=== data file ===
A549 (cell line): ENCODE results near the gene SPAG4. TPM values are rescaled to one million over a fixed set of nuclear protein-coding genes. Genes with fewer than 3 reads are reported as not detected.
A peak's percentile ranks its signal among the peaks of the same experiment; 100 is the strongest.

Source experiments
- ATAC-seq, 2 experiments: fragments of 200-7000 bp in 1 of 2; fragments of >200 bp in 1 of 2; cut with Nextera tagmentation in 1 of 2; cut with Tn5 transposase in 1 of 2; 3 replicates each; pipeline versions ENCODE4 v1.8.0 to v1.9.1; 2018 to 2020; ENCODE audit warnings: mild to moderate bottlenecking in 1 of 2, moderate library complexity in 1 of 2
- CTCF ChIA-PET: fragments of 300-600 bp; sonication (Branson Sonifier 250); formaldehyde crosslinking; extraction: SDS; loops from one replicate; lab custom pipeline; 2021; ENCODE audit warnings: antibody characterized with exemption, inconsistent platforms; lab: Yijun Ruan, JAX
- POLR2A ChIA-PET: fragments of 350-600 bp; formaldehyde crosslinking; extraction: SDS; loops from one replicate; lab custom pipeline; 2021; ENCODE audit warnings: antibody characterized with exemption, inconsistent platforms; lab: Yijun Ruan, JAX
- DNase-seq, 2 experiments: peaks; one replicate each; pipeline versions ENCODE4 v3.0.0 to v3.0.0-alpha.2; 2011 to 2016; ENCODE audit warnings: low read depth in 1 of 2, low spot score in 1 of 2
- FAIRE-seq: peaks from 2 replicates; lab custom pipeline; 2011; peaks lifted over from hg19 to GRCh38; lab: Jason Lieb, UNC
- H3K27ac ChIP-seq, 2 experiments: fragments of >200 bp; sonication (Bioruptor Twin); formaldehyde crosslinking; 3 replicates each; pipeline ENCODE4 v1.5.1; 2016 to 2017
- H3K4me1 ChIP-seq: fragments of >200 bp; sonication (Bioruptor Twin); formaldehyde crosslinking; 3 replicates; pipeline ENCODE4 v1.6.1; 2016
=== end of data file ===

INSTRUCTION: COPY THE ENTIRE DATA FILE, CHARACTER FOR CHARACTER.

A549 (cell line): ENCODE results near the gene SPAG4. TPM values are rescaled to one million over a fixed set of nuclear protein-coding genes. Genes with fewer than 3 reads are reported as not detected.
A peak's percentile ranks its signal among the peaks of the same experiment; 100 is the strongest.

Source experiments
- ATAC-seq, 2 experiments: fragments of 200-7000 bp in 1 of 2; fragments of >200 bp in 1 of 2; cut with Nextera tagmentation in 1 of 2; cut with Tn5 transposase in 1 of 2; 3 replicates each; pipeline versions ENCODE4 v1.8.0 to v1.9.1; 2018 to 2020; ENCODE audit warnings: mild to moderate bottlenecking in 1 of 2, moderate library complexity in 1 of 2
- CTCF ChIA-PET: fragments of 300-600 bp; sonication (Branson Sonifier 250); formaldehyde crosslinking; extraction: SDS; loops from one replicate; lab custom pipeline; 2021; ENCODE audit warnings: antibody characterized with exemption, inconsistent platforms; lab: Yijun Ruan, JAX
- POLR2A ChIA-PET: fragments of 350-600 bp; formaldehyde crosslinking; extraction: SDS; loops from one replicate; lab custom pipeline; 2021; ENCODE audit warnings: antibody characterized with exemption, inconsistent platforms; lab: Yijun Ruan, JAX
- DNase-seq, 2 experiments: peaks; one replicate each; pipeline versions ENCODE4 v3.0.0 to v3.0.0-alpha.2; 2011 to 2016; ENCODE audit warnings: low read depth in 1 of 2, low spot score in 1 of 2
- FAIRE-seq: peaks from 2 replicates; lab custom pipeline; 2011; peaks lifted over from hg19 to GRCh38; lab: Jason Lieb, UNC
- H3K27ac ChIP-seq, 2 experiments: fragments of >200 bp; sonication (Bioruptor Twin); formaldehyde crosslinking; 3 replicates each; pipeline ENCODE4 v1.5.1; 2016 to 2017
- H3K4me1 ChIP-seq: fragments of >200 bp; sonication (Bioruptor Twin); formaldehyde crosslinking; 3 replicates; pipeline ENCODE4 v1.6.1; 2016